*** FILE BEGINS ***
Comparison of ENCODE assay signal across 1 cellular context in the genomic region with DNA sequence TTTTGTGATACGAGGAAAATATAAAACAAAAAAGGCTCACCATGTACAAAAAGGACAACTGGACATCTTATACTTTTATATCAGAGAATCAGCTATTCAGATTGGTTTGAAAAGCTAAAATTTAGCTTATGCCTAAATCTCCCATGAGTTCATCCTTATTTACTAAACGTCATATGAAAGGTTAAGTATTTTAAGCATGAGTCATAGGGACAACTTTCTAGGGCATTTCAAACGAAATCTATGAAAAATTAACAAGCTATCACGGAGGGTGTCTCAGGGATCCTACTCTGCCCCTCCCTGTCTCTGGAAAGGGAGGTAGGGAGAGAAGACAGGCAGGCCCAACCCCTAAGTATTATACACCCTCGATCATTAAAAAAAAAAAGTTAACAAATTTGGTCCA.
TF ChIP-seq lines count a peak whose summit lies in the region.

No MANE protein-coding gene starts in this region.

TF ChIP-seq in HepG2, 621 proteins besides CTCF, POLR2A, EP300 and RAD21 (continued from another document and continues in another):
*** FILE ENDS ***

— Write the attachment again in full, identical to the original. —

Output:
Comparison of ENCODE assay signal across 1 cellular context in the genomic region with DNA sequence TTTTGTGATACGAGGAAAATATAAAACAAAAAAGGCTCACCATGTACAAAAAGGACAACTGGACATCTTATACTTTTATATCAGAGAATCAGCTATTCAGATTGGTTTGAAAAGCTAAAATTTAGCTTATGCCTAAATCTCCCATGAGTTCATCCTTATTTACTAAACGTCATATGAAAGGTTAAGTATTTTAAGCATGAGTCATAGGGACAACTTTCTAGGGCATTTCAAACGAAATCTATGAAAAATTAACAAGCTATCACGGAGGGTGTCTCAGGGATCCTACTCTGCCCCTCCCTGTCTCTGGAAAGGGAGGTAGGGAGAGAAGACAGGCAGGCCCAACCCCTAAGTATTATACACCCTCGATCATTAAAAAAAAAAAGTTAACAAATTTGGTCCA.
TF ChIP-seq lines count a peak whose summit lies in the region.

No MANE protein-coding gene starts in this region.

TF ChIP-seq in HepG2, 621 proteins besides CTCF, POLR2A, EP300 and RAD21 (continued from another document and continues in another):